Stocktaking, Studio practice, Textiles

Studio (dis)organisation and other questionable habits

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So when did a tidy studio become a thing? I’ve tried, believe me, but just can’t make it work. All those blog posts and magazine spreads that show studios looking like they’ve just been painted, pimped and primed for ‘work’ do my head in. Little snippets of showpieces, that’s all they are…

Mine, on the other hand, simply operates around a kind of chaos where I can generally find everything (thank you visual memory) but can’t seem to negotiate the time to put everything away before starting something new. In fact, I frequently work over the top of things because I haven’t cleared a nice, inviting horizontal surface first.

I can confidently say I have nil clear horizontal planes anywhere in my workspace. This is, of course, exacerbated due to preparing for an upcoming show in August, and an influx of more pre-loved clothing I’ve been taking apart, but I’ve come to realise – only lately – that I really don’t care. That tidy desk tidy mind stuff just doesn’t match my brain. Whatever works.

These pictures are of some of the tidier bits of my studio. Full of promise and wonder.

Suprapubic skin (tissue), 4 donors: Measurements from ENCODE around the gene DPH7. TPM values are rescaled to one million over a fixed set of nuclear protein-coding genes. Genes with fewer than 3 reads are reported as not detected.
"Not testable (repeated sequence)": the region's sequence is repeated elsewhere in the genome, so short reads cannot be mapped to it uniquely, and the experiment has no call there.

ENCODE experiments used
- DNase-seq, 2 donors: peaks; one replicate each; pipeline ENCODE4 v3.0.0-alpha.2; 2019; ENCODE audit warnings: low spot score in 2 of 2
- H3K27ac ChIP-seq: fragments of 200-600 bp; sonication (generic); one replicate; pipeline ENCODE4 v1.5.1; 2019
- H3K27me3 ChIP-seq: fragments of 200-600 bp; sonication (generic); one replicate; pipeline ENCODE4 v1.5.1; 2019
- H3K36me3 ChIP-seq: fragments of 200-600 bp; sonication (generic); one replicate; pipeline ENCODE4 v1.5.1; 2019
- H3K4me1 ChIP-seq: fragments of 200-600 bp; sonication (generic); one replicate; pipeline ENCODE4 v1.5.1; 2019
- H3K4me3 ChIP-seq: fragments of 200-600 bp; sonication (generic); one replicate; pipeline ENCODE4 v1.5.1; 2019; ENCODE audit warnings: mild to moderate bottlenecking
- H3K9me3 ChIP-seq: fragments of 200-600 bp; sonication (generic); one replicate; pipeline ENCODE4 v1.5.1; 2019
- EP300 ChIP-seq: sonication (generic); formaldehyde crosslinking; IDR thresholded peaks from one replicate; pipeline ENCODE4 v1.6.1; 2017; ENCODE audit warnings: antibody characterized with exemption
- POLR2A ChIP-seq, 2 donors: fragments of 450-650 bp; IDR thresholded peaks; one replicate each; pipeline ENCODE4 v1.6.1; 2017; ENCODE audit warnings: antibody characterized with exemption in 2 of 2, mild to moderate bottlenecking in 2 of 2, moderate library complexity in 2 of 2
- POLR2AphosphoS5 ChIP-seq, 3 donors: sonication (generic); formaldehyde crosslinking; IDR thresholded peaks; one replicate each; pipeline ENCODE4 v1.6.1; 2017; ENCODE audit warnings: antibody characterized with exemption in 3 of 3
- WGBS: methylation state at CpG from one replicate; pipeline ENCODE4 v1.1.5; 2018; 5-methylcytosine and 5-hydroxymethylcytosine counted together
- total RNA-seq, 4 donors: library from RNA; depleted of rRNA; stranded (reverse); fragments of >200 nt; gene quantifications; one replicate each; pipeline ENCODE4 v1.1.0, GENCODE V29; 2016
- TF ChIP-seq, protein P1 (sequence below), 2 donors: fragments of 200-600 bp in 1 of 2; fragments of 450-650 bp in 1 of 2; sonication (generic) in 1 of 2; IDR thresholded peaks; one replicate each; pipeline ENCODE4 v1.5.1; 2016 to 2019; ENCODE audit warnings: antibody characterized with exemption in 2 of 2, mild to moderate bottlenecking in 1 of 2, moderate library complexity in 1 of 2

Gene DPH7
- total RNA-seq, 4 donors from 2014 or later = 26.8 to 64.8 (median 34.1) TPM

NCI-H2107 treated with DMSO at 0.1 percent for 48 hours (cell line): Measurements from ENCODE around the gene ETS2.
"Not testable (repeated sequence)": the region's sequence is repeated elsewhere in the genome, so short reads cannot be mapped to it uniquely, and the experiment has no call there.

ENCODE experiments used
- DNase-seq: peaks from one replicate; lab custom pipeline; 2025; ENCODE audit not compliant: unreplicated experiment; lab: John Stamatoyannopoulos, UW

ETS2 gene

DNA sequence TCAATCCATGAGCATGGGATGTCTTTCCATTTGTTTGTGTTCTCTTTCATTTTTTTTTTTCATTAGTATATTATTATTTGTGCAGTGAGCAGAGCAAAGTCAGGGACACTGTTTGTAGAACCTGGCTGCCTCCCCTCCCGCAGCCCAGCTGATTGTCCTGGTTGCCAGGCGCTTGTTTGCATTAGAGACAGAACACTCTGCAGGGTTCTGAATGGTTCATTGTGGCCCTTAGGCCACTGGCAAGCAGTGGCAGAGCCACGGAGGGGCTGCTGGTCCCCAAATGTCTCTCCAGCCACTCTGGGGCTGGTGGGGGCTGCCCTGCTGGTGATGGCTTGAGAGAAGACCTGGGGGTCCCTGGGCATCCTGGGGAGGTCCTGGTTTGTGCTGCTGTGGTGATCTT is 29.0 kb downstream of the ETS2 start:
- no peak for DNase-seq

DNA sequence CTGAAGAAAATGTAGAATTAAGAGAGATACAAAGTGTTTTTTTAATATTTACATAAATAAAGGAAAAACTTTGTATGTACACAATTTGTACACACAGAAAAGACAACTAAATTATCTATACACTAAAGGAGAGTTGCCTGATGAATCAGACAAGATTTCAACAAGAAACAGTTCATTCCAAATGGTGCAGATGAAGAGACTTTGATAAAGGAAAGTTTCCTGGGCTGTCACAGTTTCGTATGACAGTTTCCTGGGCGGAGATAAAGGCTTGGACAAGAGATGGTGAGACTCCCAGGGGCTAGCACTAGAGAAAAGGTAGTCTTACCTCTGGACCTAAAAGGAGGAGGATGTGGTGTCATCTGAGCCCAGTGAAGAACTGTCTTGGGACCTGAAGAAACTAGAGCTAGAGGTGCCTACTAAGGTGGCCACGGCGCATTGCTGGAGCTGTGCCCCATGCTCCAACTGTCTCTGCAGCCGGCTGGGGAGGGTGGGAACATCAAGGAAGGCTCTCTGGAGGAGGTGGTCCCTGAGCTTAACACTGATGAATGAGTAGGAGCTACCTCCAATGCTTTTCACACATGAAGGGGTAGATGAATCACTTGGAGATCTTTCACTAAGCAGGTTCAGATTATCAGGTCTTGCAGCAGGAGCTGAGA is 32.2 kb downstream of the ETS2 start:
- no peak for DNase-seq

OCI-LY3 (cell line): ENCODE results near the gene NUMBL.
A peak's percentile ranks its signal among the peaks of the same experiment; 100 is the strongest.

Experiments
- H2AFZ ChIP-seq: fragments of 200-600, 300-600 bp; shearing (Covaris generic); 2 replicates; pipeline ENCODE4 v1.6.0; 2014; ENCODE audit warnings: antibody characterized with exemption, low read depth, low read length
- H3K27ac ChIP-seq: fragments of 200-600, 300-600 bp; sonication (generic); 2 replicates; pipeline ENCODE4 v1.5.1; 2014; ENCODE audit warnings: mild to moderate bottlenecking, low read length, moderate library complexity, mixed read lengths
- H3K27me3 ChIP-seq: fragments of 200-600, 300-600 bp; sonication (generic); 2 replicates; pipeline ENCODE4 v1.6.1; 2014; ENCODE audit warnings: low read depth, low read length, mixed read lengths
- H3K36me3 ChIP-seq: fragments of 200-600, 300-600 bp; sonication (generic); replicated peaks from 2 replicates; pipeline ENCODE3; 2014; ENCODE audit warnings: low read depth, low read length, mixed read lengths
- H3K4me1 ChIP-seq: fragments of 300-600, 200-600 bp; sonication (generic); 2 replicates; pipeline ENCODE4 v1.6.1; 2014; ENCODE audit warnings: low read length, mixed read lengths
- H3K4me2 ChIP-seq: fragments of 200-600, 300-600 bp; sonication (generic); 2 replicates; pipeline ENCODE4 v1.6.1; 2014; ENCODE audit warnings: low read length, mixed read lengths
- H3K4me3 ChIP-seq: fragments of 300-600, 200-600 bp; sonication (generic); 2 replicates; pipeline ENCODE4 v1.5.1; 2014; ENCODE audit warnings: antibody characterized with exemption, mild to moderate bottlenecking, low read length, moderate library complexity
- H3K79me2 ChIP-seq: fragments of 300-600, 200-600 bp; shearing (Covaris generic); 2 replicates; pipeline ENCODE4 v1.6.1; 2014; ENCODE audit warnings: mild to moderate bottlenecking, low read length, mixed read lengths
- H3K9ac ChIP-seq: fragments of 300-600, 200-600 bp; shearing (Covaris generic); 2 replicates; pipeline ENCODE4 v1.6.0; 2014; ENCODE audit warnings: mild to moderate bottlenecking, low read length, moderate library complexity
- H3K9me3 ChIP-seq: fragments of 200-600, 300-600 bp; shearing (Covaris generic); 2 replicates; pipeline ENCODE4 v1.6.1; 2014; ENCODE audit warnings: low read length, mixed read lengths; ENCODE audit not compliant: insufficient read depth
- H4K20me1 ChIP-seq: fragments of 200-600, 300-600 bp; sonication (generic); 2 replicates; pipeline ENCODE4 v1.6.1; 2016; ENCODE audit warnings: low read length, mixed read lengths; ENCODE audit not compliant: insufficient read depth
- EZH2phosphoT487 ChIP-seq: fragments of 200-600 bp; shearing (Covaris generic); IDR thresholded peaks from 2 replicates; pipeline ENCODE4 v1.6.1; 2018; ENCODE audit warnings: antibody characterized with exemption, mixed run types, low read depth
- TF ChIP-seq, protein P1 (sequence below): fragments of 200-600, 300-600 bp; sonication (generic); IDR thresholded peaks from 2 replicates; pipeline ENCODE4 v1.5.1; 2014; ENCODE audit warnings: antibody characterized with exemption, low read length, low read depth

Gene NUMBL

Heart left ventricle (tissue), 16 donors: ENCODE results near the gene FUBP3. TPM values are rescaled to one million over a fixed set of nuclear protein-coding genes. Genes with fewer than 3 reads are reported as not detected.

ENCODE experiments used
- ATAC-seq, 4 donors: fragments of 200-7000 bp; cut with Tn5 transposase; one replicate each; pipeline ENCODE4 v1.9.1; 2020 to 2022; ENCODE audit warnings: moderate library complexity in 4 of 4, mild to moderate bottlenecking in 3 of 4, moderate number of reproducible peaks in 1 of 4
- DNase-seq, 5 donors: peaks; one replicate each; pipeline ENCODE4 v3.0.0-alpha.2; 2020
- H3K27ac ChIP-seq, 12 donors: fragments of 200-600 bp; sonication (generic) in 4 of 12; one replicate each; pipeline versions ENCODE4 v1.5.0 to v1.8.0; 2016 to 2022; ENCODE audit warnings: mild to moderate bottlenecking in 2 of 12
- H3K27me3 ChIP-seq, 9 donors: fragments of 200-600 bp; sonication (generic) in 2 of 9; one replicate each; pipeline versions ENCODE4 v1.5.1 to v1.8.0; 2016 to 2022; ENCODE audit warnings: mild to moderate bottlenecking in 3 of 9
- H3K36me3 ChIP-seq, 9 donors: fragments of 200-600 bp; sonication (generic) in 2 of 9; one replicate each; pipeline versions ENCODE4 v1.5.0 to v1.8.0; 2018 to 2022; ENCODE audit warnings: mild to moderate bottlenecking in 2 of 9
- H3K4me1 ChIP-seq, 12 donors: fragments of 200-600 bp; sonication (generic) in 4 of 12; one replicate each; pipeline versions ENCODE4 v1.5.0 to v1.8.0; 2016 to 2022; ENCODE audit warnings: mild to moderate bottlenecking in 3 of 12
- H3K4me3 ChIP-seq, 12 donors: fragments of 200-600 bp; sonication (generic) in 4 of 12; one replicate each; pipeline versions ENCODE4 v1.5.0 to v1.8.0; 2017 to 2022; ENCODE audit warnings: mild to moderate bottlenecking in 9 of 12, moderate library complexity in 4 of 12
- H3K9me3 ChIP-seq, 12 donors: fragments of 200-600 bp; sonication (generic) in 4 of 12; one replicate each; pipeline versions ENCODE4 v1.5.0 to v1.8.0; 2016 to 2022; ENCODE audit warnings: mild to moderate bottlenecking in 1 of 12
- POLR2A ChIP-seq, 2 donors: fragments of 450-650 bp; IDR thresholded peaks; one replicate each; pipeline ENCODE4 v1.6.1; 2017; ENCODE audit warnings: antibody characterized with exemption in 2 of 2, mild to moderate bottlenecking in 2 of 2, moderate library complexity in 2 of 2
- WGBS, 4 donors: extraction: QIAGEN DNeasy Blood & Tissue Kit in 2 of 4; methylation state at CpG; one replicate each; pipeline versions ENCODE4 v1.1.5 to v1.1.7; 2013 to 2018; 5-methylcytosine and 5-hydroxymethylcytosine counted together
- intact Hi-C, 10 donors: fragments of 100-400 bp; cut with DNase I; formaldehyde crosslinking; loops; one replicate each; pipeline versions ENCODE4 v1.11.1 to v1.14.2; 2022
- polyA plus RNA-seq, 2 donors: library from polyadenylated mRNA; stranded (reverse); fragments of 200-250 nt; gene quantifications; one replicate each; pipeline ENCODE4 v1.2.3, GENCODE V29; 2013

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In fact, the whole chaos thing seems to suit me. I love finding bits of cloth/paper/yarn/photographs/wood/clumps of tangled thread/hair around the place and allowing them to suggest form for another work. The process can take a while though… like years.

And while I’m at it, falling prey to chaos has been the reason for my non-blogging of late. My apologies to anyone expecting the regular fortnightly thing I promised earlier in the year, but sometimes you just have to go with the flow.

So my advice to you all is this: don’t even think of trying to conform to the expectations of others (within reason I suppose I should add); just get on with your thing, and; believe in yourself while you’re going about it.

 

 

 

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Experiments, Paper, repair, Studio practice, Textiles

Studio work: chaos, conflict, and the path to resolution

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I’ve been spending time in the studio working on some paper pieces – with cloth and text   too, of course – reflecting on chaos, conflict and resolution.

It seems to be part of an evolving theme I’m exploring about my dad. Always having thought of him as a fairly difficult man, with moments of intense love and attachment, I have for many years thought about examining his relationship with his family and his love of the Papua New Guinean people – his comrades during World War II.

Dad trained members of PNG police force during the war, and recorded, in Pidgin English, testimonies of the native people affected by Japanese war crimes after its end. You’ll see some of his handwritten and typed records in these photos.